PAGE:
In a next step, 16 east and southeast European countries,[4] including all of the EU countries of that region, have begun cooperating with China. Greece had begun its cooperation earlier. Since the first meeting of heads of state and governments in Warsaw, in April 2012, they have been meeting annually in a 16 + 1 summit, with one of the issues being the improvement of infrastructure. This opens the possibility for the railway expansion from Belgrade to Budapest with Chinese credits. The expansion of the rail link from Greece through Macedonia on to Belgrade is already in discussion. In the long term, this will make possible the transport of goods from Piraeus - a terminal of the "maritime Silk Road" - with a modern railroad directly to the heart of Europe. To be able to benefit from Chinese investments, the EU's "16 + 1" format countries cooperating with Beijing, have - like Greece - even officially joined the BRI.

"Positive Experiences"

This is also the case for Portugal, where enterprises from China - like in Greece - bought shares in what had previously been totally or partially state enterprises, when, during the financial crisis, Lisbon was under pressure from Berlin and Brussels to privatize state property.[5] China's Three Gorges Corporation currently holds a 23 percent stake of Energias de Portugal (EDP) while State Grid Corporation of China holds 25 percent of Redes Energéticas Nacionais (REN). It is said that Chinese investments in Portugal run in the range of €12 billion. Lisbon's government considers the current cooperation with the Chinese companies to be advantageous. "It is true that Chinese investments over the past few years have been substantial, and we welcome that," Pedro Siza Vieira, Portugal's Minister of the Economy was quoted saying.[6] "We have very positive experience with Chinese investments," said Prime Minister António Costa.[7] Costa has spoken out against particularly Germany and France's efforts to tightly regulate Chinese investments in European companies. In December, Portugal's Meo telecommunications company signed a contract with Huawei for the creation of its 5G network. Rather than "closing our borders to foreign innovations," the EU should invest more in training and research, admonishes Costa.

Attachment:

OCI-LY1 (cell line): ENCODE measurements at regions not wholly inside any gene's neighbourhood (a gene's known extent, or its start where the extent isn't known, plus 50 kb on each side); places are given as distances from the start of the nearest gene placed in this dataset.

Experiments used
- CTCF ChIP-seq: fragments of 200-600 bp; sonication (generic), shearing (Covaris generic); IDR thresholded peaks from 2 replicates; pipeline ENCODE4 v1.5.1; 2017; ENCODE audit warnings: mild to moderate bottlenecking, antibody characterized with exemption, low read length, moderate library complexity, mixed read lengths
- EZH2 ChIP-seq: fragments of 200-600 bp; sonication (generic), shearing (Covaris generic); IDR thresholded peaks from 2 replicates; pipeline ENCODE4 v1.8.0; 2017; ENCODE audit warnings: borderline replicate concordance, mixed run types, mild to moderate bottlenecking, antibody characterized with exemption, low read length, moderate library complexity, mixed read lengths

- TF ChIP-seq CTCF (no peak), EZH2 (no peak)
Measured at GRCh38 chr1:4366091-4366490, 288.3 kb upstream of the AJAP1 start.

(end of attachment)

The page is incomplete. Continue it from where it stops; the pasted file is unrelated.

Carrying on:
The Neglected Periphery